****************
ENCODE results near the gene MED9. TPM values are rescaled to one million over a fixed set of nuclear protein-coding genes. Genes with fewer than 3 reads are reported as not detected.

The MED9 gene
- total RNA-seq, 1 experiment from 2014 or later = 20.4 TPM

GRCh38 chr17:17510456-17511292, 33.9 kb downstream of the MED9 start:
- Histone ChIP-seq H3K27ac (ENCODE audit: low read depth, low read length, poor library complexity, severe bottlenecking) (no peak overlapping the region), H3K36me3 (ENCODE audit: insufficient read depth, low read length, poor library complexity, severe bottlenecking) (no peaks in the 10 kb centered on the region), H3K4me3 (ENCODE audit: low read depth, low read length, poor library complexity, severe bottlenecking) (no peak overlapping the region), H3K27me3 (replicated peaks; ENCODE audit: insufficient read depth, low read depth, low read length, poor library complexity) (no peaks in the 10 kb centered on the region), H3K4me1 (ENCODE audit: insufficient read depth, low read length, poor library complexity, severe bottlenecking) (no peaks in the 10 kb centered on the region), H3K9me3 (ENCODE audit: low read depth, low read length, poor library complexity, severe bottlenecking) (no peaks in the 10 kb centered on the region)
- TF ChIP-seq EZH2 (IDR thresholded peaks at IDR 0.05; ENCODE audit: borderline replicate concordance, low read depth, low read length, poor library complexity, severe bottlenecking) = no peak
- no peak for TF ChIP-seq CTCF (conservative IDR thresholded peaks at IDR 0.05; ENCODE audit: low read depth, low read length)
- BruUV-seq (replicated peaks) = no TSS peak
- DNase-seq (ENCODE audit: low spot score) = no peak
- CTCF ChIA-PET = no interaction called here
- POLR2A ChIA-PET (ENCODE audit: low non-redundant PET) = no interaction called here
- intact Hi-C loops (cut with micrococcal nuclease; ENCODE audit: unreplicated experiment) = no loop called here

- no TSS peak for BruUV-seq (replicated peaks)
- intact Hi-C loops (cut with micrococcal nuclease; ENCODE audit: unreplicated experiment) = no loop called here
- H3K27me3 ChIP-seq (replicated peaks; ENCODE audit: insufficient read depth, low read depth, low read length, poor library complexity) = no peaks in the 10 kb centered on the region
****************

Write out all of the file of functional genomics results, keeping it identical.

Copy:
ENCODE results near the gene MED9. TPM values are rescaled to one million over a fixed set of nuclear protein-coding genes. Genes with fewer than 3 reads are reported as not detected.

The MED9 gene
- total RNA-seq, 1 experiment from 2014 or later = 20.4 TPM

GRCh38 chr17:17510456-17511292, 33.9 kb downstream of the MED9 start:
- Histone ChIP-seq H3K27ac (ENCODE audit: low read depth, low read length, poor library complexity, severe bottlenecking) (no peak overlapping the region), H3K36me3 (ENCODE audit: insufficient read depth, low read length, poor library complexity, severe bottlenecking) (no peaks in the 10 kb centered on the region), H3K4me3 (ENCODE audit: low read depth, low read length, poor library complexity, severe bottlenecking) (no peak overlapping the region), H3K27me3 (replicated peaks; ENCODE audit: insufficient read depth, low read depth, low read length, poor library complexity) (no peaks in the 10 kb centered on the region), H3K4me1 (ENCODE audit: insufficient read depth, low read length, poor library complexity, severe bottlenecking) (no peaks in the 10 kb centered on the region), H3K9me3 (ENCODE audit: low read depth, low read length, poor library complexity, severe bottlenecking) (no peaks in the 10 kb centered on the region)
- TF ChIP-seq EZH2 (IDR thresholded peaks at IDR 0.05; ENCODE audit: borderline replicate concordance, low read depth, low read length, poor library complexity, severe bottlenecking) = no peak
- no peak for TF ChIP-seq CTCF (conservative IDR thresholded peaks at IDR 0.05; ENCODE audit: low read depth, low read length)
- BruUV-seq (replicated peaks) = no TSS peak
- DNase-seq (ENCODE audit: low spot score) = no peak
- CTCF ChIA-PET = no interaction called here
- POLR2A ChIA-PET (ENCODE audit: low non-redundant PET) = no interaction called here
- intact Hi-C loops (cut with micrococcal nuclease; ENCODE audit: unreplicated experiment) = no loop called here

- no TSS peak for BruUV-seq (replicated peaks)
- intact Hi-C loops (cut with micrococcal nuclease; ENCODE audit: unreplicated experiment) = no loop called here
- H3K27me3 ChIP-seq (replicated peaks; ENCODE audit: insufficient read depth, low read depth, low read length, poor library complexity) = no peaks in the 10 kb centered on the region